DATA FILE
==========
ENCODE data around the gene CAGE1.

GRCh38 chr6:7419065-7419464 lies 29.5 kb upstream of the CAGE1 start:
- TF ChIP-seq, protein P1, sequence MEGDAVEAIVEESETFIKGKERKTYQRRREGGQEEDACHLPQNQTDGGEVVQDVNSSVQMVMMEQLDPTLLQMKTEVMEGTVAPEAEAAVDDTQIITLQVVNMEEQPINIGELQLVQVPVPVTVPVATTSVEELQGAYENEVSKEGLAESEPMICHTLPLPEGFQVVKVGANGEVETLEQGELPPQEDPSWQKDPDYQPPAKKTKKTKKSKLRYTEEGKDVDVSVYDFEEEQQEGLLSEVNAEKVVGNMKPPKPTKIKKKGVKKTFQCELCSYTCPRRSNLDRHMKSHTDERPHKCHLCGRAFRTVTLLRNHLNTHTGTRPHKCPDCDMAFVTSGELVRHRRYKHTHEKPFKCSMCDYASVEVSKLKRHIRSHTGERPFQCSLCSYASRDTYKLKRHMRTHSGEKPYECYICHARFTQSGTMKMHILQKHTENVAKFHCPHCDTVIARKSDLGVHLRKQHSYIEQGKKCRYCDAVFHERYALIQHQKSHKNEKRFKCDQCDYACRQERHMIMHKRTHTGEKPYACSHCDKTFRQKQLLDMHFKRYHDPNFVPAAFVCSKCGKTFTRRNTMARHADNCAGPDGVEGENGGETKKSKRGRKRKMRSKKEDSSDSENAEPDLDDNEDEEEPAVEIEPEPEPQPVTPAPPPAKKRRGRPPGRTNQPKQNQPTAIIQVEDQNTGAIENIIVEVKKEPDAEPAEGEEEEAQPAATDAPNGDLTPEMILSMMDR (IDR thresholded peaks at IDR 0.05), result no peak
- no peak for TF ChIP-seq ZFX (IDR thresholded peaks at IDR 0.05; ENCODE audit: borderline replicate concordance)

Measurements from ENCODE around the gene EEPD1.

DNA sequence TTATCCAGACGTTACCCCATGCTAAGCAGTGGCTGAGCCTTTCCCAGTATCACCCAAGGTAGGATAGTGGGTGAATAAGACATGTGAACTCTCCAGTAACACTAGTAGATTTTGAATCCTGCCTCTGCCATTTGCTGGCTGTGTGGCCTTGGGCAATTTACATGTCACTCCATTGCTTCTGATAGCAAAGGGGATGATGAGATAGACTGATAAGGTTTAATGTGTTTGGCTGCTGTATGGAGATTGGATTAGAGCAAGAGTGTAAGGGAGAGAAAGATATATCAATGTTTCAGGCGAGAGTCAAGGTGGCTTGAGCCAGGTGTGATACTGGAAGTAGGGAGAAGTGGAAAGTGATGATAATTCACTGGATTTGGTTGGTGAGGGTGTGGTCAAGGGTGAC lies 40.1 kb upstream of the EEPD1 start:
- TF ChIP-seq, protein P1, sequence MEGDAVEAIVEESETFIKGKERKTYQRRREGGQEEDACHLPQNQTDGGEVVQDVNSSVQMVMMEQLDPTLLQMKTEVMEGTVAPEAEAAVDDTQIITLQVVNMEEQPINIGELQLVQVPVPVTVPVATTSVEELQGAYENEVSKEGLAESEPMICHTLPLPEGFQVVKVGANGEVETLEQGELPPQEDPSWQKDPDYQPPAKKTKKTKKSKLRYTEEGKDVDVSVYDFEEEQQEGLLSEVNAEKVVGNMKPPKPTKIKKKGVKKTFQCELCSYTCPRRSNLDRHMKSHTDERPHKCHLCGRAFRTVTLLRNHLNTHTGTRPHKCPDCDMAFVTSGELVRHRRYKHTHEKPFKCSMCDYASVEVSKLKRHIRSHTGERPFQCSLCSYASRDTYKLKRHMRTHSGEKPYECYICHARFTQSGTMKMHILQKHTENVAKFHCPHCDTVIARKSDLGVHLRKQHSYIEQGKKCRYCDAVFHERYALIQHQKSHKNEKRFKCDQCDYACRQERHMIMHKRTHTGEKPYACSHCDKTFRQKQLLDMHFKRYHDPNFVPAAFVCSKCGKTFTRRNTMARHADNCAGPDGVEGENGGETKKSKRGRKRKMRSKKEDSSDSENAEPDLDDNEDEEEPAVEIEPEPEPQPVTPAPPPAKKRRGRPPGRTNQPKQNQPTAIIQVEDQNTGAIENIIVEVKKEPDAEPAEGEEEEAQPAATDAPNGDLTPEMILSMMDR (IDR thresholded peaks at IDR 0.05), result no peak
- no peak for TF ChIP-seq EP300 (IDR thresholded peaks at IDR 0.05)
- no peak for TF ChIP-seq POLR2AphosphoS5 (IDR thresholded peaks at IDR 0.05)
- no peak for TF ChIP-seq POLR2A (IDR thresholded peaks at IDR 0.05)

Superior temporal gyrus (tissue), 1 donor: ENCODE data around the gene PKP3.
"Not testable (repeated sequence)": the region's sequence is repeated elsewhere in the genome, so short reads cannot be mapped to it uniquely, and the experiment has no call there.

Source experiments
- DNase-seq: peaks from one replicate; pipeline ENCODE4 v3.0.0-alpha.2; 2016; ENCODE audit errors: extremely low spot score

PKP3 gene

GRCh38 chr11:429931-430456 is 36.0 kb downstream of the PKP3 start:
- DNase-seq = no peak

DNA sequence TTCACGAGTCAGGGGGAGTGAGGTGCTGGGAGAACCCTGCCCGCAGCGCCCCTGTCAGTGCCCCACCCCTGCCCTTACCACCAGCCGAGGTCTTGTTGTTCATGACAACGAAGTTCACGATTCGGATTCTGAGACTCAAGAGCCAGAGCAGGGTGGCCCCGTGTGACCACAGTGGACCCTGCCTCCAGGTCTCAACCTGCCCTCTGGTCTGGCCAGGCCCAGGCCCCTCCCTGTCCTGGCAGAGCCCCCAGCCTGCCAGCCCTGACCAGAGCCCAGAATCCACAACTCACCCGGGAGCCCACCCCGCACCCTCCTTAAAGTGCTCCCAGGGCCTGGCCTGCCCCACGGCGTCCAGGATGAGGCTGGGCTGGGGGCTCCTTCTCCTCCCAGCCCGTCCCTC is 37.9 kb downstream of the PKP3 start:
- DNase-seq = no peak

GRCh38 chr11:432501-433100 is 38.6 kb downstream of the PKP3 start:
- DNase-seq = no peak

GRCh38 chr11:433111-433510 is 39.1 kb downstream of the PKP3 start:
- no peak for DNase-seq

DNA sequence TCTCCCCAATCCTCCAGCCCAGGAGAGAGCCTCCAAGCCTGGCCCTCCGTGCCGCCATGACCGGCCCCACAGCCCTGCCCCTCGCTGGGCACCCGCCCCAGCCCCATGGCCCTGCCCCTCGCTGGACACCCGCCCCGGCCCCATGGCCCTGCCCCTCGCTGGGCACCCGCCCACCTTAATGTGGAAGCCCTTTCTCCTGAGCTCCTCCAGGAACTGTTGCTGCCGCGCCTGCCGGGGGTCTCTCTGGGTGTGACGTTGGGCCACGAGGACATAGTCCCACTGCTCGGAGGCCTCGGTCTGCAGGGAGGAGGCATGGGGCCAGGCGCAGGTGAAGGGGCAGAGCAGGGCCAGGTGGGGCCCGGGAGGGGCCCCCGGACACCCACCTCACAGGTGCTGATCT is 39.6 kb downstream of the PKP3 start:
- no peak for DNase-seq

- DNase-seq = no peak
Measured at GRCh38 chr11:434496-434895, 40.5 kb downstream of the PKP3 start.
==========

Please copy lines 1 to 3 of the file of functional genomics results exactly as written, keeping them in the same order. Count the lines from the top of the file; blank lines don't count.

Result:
ENCODE data around the gene CAGE1.

GRCh38 chr6:7419065-7419464 lies 29.5 kb upstream of the CAGE1 start:
- TF ChIP-seq, protein P1, sequence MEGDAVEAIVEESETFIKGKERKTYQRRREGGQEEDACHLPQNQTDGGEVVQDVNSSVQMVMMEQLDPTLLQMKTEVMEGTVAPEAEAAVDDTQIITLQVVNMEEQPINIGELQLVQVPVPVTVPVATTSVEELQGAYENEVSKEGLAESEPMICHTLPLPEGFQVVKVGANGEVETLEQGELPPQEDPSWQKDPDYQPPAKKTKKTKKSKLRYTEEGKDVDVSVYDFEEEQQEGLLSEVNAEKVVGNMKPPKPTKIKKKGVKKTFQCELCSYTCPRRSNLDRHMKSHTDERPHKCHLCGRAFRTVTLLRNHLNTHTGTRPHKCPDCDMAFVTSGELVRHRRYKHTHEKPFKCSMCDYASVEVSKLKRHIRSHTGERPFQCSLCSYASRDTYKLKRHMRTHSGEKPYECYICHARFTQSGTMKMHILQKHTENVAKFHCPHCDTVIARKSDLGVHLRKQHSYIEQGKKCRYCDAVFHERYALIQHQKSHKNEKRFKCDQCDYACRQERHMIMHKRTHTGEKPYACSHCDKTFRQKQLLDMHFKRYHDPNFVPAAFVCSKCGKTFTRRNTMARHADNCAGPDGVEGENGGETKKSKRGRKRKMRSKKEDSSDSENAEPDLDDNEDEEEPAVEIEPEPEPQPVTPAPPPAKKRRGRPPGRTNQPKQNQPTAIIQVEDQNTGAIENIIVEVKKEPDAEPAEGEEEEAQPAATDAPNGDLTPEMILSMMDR (IDR thresholded peaks at IDR 0.05), result no peak